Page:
A flatlay of book covers

How many have you read? Image: Alicia Fernandes/Penguin

So, you like books. Possibly many different kinds: crime, romance, classics in translation or non-fiction. But do you like books enough to want to read about reading? Books about books, friends, are where the real bookworms go to party. And we’ve a handful of the best right here.

The Bookseller's Tale by Martin Latham (2021)

Ah, bookshops. Rows of stories, shelves of possibility. From the bestsellers to the bargain bin, that comforting smell of paper and ideas has lured us all in at one time or another. Imagine, though, what it is to be a bookseller. Author Martin Latham knows all too well: he’s Waterstone’s longest-serving manager and has, under his stewardship, turned a number of rookie booksellers into authors. The first chapter is on comfort reading: need we say more?


In Search of Our Mother’s Gardens by Alice Walker (1983)

This collection of Alice Walker’s essays is a fairly exhaustive gathering of the reviews, journalism, essays and speeches she wrote in the previous two decades – from her very first – and prize-winning – essay. While feminism and the Civil Rights movement filter through much of her writing, I always think of In Search of Our Mother’s Gardens as a collection of literary essays. Walker is occupied with oft-overlooked writers such as Rebecca Jackson, Jean Toomer and – especially – Zora Neale Hurston. Her writing about them does what the best books about books can do: encourage you to pick up several others.

The Liar's Dictionary by Eley Williams (2020)

Books about books don’t have to be serious, as demonstrated by Eley Williams riotous and playful jaunt around the digitisation of an obscure dictionary. Lovelorn characters and a quiet, but persistent, undertone of sexual politics make The Liar’s Dictionary a worthwhile read for several reasons. But if you’re here for the words, it will delight. Swansby’s New Encyclopaedic Dictionary, first published in 1899, included mountweazels, invented words to protect against forgery. So there’s plenty of those, as well as pertinent quips such as “Onomatoepia is onomatopoeia for mashing your hands unthinkingly but hopefully on a keyboard.”

The Dictionary of Lost Words by Pip Williams (2021)

Still after more dictionary books? You’re our kind of person. Pip Williams’ bestselling novel tells of a history almost too unbelievable to be true: the Oxford English Dictionary began in an elaborate shed in a back garden, called the Scriptorium. And yet, this is exactly what happens. Inspired by Simon Winchester’s The Surgeon of Crowthorne (another dictionary book worth reading if you’re after the hat-trick), Williams builds a beautiful decade-spanning story of love, loss and legacy from the beginnings of the OED.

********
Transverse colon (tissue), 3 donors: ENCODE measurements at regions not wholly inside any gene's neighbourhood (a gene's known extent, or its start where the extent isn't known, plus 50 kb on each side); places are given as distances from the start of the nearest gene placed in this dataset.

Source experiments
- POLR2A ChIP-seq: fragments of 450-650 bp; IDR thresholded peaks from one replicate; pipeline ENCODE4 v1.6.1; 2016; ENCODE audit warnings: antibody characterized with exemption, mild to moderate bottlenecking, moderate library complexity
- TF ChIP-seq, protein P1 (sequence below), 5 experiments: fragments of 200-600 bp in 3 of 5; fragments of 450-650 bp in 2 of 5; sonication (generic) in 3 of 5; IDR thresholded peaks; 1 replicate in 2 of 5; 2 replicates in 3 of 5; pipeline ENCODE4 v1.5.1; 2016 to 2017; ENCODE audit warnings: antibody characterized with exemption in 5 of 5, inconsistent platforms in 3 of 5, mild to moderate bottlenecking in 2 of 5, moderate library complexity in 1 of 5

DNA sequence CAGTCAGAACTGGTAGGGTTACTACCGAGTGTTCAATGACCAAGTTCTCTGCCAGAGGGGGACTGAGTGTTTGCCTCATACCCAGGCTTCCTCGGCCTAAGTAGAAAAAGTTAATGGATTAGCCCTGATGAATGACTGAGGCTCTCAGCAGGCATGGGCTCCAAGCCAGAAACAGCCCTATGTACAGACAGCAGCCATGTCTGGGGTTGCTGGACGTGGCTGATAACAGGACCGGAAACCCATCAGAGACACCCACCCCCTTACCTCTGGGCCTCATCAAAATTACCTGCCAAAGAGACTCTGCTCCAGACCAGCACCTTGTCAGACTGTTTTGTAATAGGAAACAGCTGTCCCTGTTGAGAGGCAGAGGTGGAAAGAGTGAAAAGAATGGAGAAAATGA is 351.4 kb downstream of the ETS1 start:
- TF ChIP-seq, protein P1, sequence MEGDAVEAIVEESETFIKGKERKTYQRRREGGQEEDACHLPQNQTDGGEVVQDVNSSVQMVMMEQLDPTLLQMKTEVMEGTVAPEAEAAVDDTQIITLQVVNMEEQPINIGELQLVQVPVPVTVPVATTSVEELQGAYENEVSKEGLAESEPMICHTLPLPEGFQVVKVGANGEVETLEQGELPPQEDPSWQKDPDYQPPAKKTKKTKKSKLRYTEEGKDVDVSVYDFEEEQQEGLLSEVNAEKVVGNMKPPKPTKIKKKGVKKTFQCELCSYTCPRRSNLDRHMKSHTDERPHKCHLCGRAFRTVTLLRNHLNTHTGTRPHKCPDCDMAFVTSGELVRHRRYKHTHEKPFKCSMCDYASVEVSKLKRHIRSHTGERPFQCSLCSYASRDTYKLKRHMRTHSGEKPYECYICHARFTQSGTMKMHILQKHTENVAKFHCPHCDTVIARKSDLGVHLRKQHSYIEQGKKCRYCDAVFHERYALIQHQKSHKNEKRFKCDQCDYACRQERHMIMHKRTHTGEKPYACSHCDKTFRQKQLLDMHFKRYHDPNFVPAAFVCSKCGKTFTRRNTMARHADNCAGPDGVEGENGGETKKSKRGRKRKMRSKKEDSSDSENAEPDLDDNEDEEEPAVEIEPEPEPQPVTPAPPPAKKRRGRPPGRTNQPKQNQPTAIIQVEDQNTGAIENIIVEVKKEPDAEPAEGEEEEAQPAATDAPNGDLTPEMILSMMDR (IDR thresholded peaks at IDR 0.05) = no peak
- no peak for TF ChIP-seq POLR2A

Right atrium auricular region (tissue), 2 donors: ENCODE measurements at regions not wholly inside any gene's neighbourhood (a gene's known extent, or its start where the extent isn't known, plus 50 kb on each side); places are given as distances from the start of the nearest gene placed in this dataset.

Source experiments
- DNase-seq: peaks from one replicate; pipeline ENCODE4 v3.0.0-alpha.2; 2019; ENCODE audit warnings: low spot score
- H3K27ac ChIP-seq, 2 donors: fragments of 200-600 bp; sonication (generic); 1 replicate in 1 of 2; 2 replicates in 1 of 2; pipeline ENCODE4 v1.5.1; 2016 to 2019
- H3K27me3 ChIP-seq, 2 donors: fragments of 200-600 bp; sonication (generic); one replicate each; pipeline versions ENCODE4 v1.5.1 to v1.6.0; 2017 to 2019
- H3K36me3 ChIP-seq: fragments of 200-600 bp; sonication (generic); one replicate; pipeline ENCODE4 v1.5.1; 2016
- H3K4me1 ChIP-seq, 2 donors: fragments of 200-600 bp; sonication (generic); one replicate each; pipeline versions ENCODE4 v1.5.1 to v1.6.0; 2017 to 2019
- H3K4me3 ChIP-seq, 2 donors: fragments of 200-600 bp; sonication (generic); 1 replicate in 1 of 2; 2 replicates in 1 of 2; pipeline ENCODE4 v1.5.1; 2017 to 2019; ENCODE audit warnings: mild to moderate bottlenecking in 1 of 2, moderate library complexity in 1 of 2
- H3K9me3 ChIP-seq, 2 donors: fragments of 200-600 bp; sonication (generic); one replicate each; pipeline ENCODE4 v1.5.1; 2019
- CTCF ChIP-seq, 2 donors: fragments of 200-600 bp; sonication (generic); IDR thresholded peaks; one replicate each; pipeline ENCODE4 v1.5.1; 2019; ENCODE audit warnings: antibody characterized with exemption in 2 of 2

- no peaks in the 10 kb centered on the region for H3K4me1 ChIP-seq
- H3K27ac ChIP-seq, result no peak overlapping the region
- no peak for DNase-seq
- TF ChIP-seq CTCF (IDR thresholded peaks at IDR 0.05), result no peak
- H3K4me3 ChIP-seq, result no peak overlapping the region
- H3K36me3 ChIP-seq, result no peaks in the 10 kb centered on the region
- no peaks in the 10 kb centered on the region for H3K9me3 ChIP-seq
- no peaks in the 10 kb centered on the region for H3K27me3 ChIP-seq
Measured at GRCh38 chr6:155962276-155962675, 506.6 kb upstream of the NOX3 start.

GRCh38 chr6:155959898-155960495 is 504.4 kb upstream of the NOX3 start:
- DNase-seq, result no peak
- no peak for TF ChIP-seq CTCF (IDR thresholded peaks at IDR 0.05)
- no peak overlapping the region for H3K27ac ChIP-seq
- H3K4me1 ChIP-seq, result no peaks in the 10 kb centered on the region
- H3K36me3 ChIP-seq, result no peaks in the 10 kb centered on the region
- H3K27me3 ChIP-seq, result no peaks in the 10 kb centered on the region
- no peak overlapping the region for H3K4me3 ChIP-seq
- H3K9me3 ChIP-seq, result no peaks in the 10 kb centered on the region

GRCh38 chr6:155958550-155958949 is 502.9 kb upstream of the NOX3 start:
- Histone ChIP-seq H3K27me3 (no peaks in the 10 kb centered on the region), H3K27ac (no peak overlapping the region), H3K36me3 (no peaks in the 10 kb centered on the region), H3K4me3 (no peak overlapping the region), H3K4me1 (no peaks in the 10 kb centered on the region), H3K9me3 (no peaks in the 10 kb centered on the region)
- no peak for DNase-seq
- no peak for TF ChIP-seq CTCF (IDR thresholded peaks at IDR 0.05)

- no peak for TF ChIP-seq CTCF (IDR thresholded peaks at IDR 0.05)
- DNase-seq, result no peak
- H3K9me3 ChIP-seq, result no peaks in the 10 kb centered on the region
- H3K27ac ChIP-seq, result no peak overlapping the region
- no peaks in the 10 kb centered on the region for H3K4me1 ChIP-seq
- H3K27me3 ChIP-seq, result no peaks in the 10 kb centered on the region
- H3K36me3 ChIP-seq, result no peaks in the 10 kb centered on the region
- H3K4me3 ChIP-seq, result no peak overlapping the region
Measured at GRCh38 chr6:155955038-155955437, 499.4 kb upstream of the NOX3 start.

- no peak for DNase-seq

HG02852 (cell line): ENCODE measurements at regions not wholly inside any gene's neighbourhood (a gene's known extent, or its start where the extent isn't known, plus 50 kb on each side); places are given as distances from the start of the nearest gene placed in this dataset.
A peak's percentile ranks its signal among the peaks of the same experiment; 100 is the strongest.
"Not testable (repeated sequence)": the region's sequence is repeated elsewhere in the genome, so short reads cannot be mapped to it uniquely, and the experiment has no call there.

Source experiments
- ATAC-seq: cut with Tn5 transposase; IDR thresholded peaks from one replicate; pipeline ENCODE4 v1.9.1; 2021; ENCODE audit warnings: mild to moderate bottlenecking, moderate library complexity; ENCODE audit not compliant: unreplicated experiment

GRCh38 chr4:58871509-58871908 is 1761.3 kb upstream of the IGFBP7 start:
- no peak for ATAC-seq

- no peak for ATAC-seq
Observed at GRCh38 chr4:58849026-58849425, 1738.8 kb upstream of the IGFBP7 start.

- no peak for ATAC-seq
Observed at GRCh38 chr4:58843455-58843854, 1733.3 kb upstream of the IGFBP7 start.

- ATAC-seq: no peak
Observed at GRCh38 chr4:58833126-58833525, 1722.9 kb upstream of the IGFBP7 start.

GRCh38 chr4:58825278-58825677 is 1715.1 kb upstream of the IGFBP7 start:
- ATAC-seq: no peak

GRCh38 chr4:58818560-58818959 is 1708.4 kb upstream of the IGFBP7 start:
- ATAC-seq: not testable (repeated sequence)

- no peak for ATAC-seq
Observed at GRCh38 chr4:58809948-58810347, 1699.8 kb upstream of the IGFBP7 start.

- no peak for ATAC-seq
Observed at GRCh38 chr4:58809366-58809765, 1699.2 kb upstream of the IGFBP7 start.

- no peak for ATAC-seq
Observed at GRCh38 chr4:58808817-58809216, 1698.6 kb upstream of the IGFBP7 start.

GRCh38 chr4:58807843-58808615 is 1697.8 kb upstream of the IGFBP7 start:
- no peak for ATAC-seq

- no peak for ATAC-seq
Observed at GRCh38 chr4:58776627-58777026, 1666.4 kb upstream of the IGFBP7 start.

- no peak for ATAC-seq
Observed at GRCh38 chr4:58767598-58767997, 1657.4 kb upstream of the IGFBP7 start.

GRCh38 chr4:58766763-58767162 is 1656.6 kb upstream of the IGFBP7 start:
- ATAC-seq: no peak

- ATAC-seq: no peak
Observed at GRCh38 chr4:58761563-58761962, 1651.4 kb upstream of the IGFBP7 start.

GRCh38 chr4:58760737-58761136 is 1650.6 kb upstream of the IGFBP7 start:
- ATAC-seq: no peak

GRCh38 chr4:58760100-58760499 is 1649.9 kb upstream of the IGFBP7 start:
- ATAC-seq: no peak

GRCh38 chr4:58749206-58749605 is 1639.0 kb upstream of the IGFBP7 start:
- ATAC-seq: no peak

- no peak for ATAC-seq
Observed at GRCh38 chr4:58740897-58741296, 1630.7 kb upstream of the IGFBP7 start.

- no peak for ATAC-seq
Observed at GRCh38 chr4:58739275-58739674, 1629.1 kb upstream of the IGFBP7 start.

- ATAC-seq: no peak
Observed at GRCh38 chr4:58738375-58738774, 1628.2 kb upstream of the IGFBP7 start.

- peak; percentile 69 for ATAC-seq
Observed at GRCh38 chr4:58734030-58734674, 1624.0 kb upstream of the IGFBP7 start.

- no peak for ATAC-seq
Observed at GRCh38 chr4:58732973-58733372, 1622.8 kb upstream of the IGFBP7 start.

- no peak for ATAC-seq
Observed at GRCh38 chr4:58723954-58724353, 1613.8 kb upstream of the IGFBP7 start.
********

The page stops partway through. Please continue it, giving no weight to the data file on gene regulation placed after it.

Read more: What the dictionary can tell us about feminism

The Book Thief by Markus Zusak (2005)

If you’re already familiar with this international, multi-lingual bestseller (or, indeed, the film it inspired), then consider this a reminder to re-read it. Set in Nazi Germany in the midst of the Second World War, The Book Thief shows the power of reading in the most trying of circumstances as heroine Liesel learns to read, and then steals books to protect them from Fascist clutches. This is a book not only about books but the life-changing capabilities of them.


White Spines: Confessions of A Book Collector by Nicholas Royle (2021)

This most recent of additions to bookish non-fiction nerdery has nevertheless made quite the impact. If you’re the kind of person who likes to line up your orange Penguin Classic paperbacks, we recommend it. Royle is an academic, a publisher and a writer; but before he was any of those things, he was a book collector. White Spines is a memoir through his years of obsessively tracking down those books published by Picador between 1972 and the end of the 20th century, all of which had white spines, by literary criticism: Royle speaks to former Picador designers and folds in thoughts on the books themselves.

A Slow Fire Burning by Paula Hawkins (2021)

As the author of nine books, Paula Hawkins is no stranger to the publishing industry. No wonder, then, that her latest thriller delves so deliciously into the world of books. Storytelling – and the power that those who tell stories have – fuels this gripping murder mystery, with mid-career novelist Theo and batty bookseller Miriam at loggerheads over a story both claim to be their own. Hawkins is also an avid reader, and you can tell that from the dozens of reading recommendations that are cleverly folded into the text.

White Girls by Hilton Als (2018)

Hilton Als’ essay collection covers a lot of ground – from Michael Jackson to porn, via Brooklyn and the Aids crisis – but offers a particularly novel take on certain writers, among them Truman Capote, Eudora Welty and Carson McCullers. The New Yorker writer examines these authors, and their books, through a prism of race, gender and sexuality that will leave you wanting to read these titans of American literature in a whole new light.

Possession by A. S. Byatt (1990)

This Booker Prize-winning wonder splits its time between the Victorian era, from where fictional poets Randolph Henry Ash and Christabel LaMotte hail, and the late 20th century, where two (also fictional) scholars attempt to unravel the paper trail around their poetic subjects. A love story told through letters, poetry and journal entries, across two centuries, this is the kind of romance that English Literature students (current, alumnus or aspiring) think about.

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